Pretty nice dresser George! I think it all adds up. Whatever reason(s) they are. Making stuff is always rewarding and wood working is similar to taxidermy in that aspect. I suspect many full-time woodworkers would get tired of the whole shebang after many years too. That's why I'm leaning more and more towards recommending this taxidermy hobby, job, career - whatever you want to call it as a better fit for a part-timer. The inconsistency of workload is another reason from that perspective. And from another perspective part-time is one way to maintain interest and keep one's attitude up so burnout never rears it's ugly head.

    Anyway, I never could get into Wood Shop in high school. Always filled. Instead I took a couple of years of Metal Shop - where they stuck everybody that couldn't get into Wood Shop! I had a very interesting teacher that would always call his class a bunch of losers - lol! He reminded me of "Red" from "That 70's Show" because he regularly called students that did stupid stuff "dumb asses"! Can you imagine how he would fare in today's PC teaching world??? But, we did learn a lot from him!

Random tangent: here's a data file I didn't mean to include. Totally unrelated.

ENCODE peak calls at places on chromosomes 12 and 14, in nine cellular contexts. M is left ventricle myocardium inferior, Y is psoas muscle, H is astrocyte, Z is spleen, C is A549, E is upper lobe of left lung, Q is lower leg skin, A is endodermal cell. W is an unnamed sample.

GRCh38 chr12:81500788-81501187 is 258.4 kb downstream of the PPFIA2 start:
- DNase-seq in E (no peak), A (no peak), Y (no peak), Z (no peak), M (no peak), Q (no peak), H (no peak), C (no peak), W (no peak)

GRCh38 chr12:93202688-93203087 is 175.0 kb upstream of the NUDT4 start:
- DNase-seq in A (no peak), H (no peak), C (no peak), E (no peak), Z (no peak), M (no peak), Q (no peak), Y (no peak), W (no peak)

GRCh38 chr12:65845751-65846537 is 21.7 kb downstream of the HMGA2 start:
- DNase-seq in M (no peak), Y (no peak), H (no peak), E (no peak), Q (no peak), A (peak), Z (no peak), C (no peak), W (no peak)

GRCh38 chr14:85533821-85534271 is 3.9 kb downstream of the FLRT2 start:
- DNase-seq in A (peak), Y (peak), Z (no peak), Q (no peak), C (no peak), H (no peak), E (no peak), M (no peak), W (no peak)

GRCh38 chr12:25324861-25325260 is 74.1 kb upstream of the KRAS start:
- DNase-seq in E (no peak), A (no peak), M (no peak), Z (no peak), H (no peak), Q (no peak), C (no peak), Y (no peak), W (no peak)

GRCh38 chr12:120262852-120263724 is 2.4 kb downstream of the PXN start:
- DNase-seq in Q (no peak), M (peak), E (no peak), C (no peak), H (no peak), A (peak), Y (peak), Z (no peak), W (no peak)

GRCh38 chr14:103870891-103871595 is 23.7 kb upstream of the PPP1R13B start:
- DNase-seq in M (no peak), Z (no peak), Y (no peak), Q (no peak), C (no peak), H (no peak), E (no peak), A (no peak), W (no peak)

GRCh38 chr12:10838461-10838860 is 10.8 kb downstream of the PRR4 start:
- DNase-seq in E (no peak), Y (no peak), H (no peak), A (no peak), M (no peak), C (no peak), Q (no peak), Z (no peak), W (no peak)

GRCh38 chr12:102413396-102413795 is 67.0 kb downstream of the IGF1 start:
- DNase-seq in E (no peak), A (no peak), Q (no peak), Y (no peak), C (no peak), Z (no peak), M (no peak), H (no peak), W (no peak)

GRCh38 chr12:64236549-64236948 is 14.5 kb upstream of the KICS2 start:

Enjoy your retirement George!
  16. Megan :)

    Megan :) Well-Known Member

    George, excellent post. I can see your point, and believe I understand it. I certainly hope you stick around taxinet, as I am sure there is still so much we can learn from you. Plus, it would be a bit more boring around here without you!

    That dresser is beautiful. I would enjoy seeing a thread where you show us your projects. My woodworking skills are extremely basic, I love seeing the things other people can create with their hands!